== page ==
Case Report

A 43-year-old male patient with cerebral palsy (athetoid type) was diagnosed with cervical disc herniation in addition to a symptom of 1-year history of pain radiating to the upper limb. The patient underwent a laminectomy (C3-5), an anterior interbody fusion (C3-5), a posterior interbody fusion (C3-5), and an artificial bone graft operation 1 year ago. However, he complained of persistent pain mediated by the branch of the left C5 after the operations. He was then referred to the Pain Clinic of our hospital for inpatient collaborative consultation for treatment. At that time, his visual analogue scale (VAS) score was an 8 out of 10. After due consideration that it was difficult to perform interlaminar epidural block because of the inability to put the patient in the appropriate position and that the stellate ganglion block had no effect, a left C5 selective cervical nerve root block was performed.

Monitoring devices were set to measure the patient's electrocardiogram (EKG), blood pressure (BP), and arterial oxygen saturation (SpO2). He was placed into the supine position and the puncture area was disinfected with the broad application of betadine solution on the neck and was covered with a sterile gauze dressing. Under continuous radiography, while having the neck held to the anterior-superior and adjusting c-arm fluoroscopy to 45 degrees, a needle was advanced via the anterolateral approach. When a 5 cm-block needle reached the superior articular process of the left C5 and was advanced to the neural groove, care was taken to confirm that placement of the needle tip did not across the halfway point of the posterior cervical articulate pillar. After injection of 1.5 ml contrast medium, radicular and epidural contrasts were confirmed, but vascular or intraspinal contrasts were not observed (Fig. 1). When the patient complained of paresthesia caused by injection needles, a mixed solution of 3 ml 1% mepivacaine and 40 mg triamcinolone was infused. Prior to the infusion, no body fluids such as regurgitated blood or cerebrospinal fluid were observed with aspiration.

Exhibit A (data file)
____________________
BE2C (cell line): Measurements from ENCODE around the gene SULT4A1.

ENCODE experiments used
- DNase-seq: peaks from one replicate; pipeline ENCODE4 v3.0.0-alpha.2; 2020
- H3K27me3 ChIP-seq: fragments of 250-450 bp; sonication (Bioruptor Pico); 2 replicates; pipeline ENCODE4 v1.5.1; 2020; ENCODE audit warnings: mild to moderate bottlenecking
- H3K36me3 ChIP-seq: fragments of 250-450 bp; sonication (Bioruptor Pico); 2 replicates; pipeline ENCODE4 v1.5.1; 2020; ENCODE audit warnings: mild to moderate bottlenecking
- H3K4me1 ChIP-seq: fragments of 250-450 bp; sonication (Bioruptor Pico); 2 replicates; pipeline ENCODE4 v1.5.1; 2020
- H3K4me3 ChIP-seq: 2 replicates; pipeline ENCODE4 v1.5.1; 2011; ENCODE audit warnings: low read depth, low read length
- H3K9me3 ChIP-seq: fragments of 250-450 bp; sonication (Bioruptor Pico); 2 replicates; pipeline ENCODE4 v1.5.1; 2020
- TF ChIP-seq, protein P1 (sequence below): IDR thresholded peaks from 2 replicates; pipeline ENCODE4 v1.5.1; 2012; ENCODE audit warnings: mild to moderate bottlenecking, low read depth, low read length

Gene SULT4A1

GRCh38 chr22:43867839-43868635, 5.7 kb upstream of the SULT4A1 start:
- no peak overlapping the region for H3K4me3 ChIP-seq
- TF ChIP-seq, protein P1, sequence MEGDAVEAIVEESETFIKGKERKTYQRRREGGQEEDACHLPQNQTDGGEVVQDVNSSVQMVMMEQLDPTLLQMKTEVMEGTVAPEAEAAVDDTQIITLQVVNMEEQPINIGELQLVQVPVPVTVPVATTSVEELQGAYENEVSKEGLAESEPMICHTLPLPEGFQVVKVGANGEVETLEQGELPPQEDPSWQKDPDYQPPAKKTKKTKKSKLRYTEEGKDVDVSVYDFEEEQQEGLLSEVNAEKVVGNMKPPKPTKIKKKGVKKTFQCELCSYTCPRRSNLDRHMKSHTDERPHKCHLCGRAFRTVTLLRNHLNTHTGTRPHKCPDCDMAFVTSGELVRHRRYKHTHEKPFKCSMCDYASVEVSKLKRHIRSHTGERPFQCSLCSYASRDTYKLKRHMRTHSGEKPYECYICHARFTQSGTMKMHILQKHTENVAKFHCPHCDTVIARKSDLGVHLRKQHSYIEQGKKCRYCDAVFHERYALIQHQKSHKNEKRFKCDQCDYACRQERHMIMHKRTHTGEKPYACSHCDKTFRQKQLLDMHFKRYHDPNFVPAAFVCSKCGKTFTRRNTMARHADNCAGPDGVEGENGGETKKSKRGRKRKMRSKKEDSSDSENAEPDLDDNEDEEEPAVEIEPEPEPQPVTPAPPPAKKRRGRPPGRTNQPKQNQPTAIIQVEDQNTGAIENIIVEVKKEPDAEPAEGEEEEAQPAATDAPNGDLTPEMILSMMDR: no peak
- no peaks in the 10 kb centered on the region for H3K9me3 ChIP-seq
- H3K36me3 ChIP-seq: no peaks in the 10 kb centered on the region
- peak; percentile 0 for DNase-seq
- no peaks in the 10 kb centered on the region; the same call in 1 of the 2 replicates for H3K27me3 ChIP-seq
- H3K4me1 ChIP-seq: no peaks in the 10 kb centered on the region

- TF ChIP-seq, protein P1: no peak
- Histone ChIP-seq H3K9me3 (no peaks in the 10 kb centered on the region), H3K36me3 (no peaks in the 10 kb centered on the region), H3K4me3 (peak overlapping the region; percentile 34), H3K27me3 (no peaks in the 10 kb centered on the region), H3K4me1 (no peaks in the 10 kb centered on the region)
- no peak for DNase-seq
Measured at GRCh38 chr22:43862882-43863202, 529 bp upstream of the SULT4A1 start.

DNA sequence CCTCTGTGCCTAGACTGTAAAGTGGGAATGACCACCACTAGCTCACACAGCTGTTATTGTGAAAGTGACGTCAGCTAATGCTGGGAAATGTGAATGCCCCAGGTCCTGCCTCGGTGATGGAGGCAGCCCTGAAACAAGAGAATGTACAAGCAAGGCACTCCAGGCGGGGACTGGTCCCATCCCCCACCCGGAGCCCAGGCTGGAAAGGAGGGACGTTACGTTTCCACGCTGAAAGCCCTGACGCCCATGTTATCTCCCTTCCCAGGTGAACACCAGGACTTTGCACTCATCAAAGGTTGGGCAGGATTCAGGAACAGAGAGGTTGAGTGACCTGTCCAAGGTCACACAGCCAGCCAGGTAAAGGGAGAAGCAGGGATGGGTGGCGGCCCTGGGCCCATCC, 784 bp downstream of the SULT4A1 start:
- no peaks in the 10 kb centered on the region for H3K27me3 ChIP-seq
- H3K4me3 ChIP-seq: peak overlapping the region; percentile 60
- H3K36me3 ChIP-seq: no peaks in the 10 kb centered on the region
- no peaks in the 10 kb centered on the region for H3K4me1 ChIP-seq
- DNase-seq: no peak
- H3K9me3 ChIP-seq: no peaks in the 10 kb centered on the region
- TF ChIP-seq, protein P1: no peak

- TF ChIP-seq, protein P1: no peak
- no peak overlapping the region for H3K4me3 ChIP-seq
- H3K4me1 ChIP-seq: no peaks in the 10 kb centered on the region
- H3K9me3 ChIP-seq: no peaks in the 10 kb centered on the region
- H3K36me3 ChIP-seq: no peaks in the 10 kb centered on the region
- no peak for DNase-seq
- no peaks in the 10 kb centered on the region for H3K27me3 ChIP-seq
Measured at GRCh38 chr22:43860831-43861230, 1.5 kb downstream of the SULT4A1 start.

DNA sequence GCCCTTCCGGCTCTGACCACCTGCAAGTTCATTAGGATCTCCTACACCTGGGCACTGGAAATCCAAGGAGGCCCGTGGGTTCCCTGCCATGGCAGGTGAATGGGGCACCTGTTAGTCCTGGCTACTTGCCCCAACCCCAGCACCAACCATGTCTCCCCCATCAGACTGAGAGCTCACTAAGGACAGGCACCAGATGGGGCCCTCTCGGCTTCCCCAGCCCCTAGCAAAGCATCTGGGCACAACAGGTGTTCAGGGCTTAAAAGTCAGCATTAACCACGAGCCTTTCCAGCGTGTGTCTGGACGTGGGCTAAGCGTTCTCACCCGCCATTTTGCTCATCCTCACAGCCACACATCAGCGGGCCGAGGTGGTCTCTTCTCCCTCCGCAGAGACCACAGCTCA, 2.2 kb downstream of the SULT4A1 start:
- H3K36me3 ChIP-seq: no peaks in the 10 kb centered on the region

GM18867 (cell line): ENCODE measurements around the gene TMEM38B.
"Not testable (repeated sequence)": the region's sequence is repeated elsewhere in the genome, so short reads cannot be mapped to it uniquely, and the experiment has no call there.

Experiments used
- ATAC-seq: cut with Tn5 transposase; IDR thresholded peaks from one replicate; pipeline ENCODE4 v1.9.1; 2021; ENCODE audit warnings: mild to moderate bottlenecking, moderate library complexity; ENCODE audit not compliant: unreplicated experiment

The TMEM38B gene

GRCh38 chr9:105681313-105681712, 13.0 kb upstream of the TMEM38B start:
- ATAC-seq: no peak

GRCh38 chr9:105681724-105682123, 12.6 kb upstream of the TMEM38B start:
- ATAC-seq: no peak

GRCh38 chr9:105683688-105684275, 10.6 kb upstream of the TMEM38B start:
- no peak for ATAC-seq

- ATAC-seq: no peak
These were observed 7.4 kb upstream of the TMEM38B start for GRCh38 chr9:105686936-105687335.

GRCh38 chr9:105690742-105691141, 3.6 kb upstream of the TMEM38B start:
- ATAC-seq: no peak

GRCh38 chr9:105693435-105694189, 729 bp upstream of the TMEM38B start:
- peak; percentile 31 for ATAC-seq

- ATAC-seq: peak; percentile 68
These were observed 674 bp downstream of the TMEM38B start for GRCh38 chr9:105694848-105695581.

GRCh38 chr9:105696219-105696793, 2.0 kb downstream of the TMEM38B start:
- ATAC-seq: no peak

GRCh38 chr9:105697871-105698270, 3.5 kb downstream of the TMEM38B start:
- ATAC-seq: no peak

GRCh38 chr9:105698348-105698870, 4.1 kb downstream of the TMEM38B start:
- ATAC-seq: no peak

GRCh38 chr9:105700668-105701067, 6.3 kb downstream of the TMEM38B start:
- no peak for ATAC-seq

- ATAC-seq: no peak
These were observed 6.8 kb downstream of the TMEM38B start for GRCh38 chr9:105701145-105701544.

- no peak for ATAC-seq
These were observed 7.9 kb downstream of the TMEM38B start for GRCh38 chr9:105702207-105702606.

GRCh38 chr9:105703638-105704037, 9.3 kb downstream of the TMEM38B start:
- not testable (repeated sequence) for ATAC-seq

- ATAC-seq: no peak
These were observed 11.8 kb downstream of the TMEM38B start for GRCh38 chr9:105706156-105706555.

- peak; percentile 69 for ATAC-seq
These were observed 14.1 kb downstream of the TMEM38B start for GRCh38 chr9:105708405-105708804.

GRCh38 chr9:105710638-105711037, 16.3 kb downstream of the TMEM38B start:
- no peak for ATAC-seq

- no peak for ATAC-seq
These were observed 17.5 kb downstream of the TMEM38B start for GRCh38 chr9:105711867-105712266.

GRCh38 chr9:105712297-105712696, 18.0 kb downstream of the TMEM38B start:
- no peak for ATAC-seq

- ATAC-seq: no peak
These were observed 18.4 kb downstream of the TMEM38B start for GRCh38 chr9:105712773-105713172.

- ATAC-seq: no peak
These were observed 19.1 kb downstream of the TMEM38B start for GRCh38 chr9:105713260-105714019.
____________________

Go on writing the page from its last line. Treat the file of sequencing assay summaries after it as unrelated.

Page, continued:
Fig. 1

An anterior-posterior view of cervical spine during C5 nerve root injection. The needle lies in the C5-6 intervertebral foramen after injection of 1 ml contrast medium. The needle is not advanced no further than halfway across facet column. The contrast outline shows the nerve root and epidural reflux taking place.